Presentation on theme: "Transcranial magnetic stimulation of the occipital pole interferes with verbal processing in blind subjects Amir Amedi, Agnes Floel, Stefan Knecht, Ehud."— Presentation transcript:
Transcranial magnetic stimulation of the occipital pole interferes with verbal processing in blind subjects Amir Amedi, Agnes Floel, Stefan Knecht, Ehud Zohary & Leonardo G Cohen 협동과정 뇌과학 곽영빈
Background information Visual cortex has a more prominent role in processing nonvisual tasks in blind than in sighted fMRI studies show occipital cortex activation during verbal generation, memory, and language-related tasks in blind Strong correlation between V1 activity and verbal tasks in blinds suggest the contribution of V1 in supramodal cognitive operations
Purpose of study To identify the causal link between early visual cortex activity and successful performance on verbal tasks –Compared the effect of virtual legion (rTMS) of specific cortical sites on the performance of a verb- generation task in early blind and sighted control –rTMS of the occipital pole increased the error rate in verb-generation task in blind subjects, but not in sighted controls
Barker, 1984 Transcranial Magnetic Stimulation allows the Safe, Non-invasive and Painless Stimulation of the Human Brain Cortex. Electromagnetic induction generates disorder into a normally ordered system Repetitive Transcranial Magnetic Stimulation
Methods 9 early-blind (lost sight before 4 yrs old or congenitally) subjects and 9 sighted subjects matched for age, sex, handedness and education TMS coil positioning determined by use of a MRI- guided, stereotactic device with subthreshold intensity Verb-generation task –200 nouns per subject, 40 nouns per rTMS site (respond with appropriate verb within 5s) –The order of rTMS sites counterbalanced between subjects, stimuli sets rotated across conditions and subjects and matched between blind and sighted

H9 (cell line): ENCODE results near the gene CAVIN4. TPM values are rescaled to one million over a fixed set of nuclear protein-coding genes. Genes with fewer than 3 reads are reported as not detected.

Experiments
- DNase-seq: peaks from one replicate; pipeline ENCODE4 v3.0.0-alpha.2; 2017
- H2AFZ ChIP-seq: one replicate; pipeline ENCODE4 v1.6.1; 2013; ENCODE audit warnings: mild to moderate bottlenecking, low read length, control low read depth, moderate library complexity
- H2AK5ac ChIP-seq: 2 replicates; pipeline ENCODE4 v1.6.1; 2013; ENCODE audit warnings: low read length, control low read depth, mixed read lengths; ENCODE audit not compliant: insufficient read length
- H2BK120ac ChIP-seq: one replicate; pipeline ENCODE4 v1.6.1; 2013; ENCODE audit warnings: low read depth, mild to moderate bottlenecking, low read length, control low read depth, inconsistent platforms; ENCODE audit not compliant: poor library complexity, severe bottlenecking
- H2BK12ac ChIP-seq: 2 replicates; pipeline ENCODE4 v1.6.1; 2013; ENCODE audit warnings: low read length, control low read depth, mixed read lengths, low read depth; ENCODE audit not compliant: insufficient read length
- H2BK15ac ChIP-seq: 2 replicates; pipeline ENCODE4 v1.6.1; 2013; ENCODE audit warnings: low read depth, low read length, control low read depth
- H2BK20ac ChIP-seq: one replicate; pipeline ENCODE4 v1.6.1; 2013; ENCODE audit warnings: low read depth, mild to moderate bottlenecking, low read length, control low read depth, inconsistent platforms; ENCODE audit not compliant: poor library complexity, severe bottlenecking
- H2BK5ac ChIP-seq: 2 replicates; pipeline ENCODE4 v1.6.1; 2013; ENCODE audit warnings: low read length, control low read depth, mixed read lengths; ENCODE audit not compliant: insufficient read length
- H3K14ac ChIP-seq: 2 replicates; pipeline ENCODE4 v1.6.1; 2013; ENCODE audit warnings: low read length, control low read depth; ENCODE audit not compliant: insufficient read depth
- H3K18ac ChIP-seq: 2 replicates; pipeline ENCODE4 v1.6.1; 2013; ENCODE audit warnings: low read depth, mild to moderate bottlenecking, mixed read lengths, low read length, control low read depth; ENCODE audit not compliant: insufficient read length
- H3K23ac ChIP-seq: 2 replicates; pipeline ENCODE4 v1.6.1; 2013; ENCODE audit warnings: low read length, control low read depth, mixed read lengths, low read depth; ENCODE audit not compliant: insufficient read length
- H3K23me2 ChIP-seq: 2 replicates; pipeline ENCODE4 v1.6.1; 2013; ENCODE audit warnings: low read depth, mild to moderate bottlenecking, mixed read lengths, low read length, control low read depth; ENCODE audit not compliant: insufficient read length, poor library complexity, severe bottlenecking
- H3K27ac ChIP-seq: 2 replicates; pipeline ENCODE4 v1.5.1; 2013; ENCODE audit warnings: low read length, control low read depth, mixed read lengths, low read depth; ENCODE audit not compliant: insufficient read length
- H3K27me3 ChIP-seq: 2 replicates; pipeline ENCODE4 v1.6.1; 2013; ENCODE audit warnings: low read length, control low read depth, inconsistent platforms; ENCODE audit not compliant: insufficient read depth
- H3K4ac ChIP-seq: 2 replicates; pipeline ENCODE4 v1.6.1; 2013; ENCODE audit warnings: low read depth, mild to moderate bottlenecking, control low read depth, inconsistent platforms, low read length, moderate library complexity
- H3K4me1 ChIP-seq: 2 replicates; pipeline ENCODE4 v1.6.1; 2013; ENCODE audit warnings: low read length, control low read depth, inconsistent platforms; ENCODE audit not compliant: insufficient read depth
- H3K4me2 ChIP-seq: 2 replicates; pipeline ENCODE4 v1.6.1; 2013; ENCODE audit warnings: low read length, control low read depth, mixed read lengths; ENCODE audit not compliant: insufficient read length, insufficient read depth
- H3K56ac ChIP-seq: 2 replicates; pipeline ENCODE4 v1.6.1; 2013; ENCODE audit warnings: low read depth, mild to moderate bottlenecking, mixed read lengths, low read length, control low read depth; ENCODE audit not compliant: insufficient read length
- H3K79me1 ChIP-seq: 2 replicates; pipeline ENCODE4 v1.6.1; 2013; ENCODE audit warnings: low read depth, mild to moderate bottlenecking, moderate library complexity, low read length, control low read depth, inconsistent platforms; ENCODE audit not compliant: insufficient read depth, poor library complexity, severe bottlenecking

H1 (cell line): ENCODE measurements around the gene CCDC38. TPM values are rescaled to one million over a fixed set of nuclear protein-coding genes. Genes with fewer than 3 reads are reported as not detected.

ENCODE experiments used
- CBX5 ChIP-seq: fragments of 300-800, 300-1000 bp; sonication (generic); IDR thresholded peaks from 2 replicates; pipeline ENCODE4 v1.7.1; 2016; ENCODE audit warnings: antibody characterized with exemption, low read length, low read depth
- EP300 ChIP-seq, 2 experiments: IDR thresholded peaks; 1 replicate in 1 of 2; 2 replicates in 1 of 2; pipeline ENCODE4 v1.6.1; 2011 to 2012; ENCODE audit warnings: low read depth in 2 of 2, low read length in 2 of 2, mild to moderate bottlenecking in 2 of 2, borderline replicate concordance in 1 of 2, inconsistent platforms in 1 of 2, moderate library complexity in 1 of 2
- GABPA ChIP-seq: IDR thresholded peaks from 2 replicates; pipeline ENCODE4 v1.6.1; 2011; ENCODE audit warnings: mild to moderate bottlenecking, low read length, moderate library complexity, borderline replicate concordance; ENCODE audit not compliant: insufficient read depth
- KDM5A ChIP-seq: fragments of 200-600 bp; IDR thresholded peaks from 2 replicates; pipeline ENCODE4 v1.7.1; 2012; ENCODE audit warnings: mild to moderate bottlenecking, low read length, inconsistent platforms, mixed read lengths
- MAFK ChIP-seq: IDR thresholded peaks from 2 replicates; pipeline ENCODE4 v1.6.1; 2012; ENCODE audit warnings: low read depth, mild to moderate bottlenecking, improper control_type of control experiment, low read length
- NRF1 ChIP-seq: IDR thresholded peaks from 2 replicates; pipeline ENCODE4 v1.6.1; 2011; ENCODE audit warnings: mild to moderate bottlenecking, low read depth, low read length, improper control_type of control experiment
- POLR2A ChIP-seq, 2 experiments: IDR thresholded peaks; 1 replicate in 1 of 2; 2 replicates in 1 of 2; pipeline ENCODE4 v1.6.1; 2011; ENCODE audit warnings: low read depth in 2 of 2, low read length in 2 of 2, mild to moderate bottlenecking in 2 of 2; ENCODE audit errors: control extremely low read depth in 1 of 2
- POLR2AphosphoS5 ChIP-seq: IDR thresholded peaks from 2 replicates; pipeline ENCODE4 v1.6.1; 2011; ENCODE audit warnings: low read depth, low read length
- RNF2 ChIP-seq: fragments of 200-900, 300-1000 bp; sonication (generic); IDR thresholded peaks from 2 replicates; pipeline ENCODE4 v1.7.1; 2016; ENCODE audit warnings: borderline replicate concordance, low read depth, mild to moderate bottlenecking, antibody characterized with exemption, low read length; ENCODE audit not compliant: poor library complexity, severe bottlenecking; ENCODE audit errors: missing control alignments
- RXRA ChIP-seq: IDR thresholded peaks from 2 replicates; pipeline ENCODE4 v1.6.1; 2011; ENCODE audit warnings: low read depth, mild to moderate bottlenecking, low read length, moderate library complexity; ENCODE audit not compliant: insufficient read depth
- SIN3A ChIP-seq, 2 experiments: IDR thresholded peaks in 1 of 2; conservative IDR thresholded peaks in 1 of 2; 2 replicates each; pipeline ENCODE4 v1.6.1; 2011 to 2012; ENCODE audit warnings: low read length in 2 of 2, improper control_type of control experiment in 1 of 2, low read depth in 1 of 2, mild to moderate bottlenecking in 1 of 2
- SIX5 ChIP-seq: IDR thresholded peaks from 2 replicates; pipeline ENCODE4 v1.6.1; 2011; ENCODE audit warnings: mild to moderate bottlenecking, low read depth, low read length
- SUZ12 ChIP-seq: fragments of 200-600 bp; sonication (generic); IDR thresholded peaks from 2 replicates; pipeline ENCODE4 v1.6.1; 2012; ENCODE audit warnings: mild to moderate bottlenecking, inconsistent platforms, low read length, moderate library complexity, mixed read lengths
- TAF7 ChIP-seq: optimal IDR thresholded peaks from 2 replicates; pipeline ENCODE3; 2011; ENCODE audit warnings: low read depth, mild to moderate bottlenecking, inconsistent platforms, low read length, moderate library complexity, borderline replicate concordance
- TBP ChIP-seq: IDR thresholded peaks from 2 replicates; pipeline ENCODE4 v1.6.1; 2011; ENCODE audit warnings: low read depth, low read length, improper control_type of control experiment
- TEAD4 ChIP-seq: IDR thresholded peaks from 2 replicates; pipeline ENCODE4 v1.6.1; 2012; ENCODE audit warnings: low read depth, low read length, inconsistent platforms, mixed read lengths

Data analysis ANOVA RM of STIMULATION SITE (sham/S1/V1/LO/PF) and between-subject factor GROUP (blind/sighted) –Error rate –Normalized accuracy rate –Reaction time from noun onset –Reaction time from rTMS onset –Motor output distortions Post hoc analysis with correction for multiple comparisons
Effects of rTMS on verbal processing rTMS of V1 compared to sham and S1 stimulation resulted in larger error rates in the blind subjects. rTMS of PF resulted inlarger error rates in the sighted control subjects
Subanalysis of error types Semantic and morphosyntactic errors occurred in approximately the same proportion in sham and S1 sites in both groups. In the blind group, rTMS of V1 resulted in significantly more semantic errors. In the sighted group, rTMS of PF resulted in significantly more semantic errors.
Discussion rTMS of the occipital pole reduced accuracy in a verb- generation task with semantic processing affected the most in blind subjects. Connections between extrastriate visual areas and prefrontal cortex exist. Connectivity between the two areas is enhanced in blind. Reduced performance during rTMS of V1 would be due to disruption of the network. Early retinotopic areas are recruited in the processing of higher-level cognitive functions in early blind individuals.
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